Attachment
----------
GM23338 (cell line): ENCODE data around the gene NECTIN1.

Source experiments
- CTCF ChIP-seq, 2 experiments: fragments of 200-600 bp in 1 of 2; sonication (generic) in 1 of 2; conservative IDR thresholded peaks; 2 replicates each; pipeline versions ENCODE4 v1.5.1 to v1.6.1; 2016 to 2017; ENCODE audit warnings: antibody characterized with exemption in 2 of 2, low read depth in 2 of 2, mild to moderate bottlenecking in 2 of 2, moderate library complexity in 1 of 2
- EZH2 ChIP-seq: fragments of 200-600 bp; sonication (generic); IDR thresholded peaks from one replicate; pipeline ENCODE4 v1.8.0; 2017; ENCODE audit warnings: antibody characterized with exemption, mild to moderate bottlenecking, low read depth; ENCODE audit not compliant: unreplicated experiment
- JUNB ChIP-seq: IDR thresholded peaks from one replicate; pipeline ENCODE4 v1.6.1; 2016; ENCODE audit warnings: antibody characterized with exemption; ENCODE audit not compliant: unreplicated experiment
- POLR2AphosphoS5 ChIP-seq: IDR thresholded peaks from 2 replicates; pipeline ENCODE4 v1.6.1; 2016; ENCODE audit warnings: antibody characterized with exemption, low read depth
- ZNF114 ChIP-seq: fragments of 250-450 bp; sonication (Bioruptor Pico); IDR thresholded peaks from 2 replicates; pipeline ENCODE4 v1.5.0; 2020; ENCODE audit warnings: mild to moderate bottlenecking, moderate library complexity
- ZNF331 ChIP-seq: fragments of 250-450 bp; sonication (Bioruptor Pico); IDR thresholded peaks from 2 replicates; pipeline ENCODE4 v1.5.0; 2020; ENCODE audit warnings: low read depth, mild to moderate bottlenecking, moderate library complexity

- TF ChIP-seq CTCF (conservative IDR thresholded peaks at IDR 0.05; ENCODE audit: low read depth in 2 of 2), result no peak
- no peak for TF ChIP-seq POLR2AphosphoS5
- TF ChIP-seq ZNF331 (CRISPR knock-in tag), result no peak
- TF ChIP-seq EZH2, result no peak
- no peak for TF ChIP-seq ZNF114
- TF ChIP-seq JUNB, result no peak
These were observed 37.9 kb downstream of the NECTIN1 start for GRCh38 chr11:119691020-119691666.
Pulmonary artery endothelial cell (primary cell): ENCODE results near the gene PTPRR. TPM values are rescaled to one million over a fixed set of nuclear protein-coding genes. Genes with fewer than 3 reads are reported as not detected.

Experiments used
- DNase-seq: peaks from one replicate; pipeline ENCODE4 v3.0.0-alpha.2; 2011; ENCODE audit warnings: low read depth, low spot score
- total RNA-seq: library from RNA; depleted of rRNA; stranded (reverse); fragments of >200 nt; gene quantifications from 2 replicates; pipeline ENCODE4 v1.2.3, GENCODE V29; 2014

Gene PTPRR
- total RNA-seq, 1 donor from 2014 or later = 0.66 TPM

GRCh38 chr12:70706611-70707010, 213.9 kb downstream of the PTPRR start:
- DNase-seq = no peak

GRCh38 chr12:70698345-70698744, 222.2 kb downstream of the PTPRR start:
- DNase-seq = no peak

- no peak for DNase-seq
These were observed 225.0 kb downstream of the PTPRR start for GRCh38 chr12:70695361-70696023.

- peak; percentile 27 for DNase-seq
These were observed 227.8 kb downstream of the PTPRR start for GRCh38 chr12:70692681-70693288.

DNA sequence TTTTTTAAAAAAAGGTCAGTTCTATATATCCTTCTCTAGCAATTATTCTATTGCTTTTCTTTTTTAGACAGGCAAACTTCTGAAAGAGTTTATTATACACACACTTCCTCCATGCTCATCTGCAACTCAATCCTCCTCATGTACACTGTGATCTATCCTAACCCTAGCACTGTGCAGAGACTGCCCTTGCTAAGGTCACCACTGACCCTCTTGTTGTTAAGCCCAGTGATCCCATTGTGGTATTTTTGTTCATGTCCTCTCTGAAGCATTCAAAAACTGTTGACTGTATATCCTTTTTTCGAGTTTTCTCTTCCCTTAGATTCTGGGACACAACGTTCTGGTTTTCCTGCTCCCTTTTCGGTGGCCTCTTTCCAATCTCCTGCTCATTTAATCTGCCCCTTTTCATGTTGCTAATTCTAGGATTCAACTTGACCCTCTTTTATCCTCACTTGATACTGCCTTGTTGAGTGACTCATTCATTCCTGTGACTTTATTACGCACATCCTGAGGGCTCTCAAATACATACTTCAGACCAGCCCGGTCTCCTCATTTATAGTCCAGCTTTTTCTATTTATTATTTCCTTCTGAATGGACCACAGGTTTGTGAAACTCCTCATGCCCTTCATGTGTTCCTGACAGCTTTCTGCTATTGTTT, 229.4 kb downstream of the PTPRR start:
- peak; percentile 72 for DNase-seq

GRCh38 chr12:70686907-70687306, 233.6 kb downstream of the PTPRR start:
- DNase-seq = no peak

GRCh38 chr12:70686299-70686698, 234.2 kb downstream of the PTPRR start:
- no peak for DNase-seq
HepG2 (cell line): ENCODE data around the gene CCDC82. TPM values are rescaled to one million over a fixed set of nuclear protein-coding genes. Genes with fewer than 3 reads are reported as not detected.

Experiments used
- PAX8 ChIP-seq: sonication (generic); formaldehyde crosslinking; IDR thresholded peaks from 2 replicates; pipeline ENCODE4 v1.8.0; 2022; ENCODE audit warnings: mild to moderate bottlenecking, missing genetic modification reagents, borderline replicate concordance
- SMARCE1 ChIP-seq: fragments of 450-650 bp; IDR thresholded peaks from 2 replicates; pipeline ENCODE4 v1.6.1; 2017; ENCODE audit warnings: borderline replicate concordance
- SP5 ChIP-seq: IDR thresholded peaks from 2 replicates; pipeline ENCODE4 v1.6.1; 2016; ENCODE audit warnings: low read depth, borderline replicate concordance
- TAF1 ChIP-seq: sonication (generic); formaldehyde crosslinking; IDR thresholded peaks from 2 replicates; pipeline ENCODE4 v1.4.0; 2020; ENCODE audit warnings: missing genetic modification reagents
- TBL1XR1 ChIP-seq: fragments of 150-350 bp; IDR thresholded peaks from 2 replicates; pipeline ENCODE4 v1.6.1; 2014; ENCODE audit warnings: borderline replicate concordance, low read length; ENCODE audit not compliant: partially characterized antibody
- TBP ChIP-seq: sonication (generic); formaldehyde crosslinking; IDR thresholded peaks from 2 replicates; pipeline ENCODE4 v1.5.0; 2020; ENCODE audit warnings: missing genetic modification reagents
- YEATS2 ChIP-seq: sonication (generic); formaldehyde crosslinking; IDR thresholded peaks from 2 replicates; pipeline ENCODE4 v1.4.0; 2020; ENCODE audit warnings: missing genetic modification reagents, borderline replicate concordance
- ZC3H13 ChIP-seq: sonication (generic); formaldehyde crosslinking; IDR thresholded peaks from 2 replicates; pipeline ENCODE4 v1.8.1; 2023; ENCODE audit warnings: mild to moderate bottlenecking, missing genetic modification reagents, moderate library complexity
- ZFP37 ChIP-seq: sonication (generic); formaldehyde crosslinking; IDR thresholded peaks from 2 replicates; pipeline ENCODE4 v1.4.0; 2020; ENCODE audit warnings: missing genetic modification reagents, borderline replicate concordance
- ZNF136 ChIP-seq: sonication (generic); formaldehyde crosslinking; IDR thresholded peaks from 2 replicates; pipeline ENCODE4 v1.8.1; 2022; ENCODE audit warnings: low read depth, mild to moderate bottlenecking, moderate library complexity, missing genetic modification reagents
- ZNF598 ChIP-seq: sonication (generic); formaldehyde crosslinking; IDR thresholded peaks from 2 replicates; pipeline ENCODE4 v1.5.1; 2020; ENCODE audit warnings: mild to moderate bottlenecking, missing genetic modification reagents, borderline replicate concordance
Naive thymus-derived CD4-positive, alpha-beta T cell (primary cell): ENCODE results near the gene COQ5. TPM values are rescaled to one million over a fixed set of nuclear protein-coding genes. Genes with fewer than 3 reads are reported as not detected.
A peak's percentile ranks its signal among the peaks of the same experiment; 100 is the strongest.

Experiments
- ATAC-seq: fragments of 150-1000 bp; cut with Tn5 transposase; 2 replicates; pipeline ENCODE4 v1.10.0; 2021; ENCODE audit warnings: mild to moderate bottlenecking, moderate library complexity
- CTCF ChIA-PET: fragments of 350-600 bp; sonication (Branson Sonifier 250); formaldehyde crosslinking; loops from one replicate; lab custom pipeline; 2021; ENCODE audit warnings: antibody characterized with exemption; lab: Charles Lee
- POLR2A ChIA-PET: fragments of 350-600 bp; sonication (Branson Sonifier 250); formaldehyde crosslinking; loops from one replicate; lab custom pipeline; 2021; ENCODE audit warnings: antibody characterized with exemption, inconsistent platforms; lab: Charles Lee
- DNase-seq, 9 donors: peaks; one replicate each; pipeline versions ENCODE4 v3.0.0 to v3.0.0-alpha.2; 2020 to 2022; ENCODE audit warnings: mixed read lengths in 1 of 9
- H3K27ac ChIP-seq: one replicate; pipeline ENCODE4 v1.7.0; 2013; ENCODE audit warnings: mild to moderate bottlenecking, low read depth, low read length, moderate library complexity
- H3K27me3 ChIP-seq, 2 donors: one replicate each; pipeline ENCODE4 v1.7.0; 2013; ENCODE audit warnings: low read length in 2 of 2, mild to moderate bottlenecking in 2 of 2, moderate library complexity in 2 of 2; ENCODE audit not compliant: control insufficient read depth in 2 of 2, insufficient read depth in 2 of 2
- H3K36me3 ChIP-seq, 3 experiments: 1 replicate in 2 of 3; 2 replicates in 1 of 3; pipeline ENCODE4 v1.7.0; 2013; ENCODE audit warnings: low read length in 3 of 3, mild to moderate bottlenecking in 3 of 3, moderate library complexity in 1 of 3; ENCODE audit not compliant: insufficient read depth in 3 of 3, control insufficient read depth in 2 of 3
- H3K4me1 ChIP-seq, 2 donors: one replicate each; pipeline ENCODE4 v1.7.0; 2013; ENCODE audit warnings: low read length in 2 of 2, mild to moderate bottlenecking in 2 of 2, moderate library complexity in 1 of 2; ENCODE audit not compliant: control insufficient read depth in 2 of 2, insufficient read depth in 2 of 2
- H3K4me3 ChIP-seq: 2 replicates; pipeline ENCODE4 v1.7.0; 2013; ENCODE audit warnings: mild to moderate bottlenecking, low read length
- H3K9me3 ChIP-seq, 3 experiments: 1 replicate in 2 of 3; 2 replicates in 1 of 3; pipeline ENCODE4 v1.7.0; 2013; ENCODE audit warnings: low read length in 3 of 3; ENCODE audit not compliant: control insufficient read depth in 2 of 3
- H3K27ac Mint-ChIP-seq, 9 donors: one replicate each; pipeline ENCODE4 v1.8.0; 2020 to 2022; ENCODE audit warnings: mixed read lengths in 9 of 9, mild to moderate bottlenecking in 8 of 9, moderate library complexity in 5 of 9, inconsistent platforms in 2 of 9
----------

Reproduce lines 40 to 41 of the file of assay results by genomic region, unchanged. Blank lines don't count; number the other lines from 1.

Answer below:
- SP5 ChIP-seq: IDR thresholded peaks from 2 replicates; pipeline ENCODE4 v1.6.1; 2016; ENCODE audit warnings: low read depth, borderline replicate concordance
- TAF1 ChIP-seq: sonication (generic); formaldehyde crosslinking; IDR thresholded peaks from 2 replicates; pipeline ENCODE4 v1.4.0; 2020; ENCODE audit warnings: missing genetic modification reagents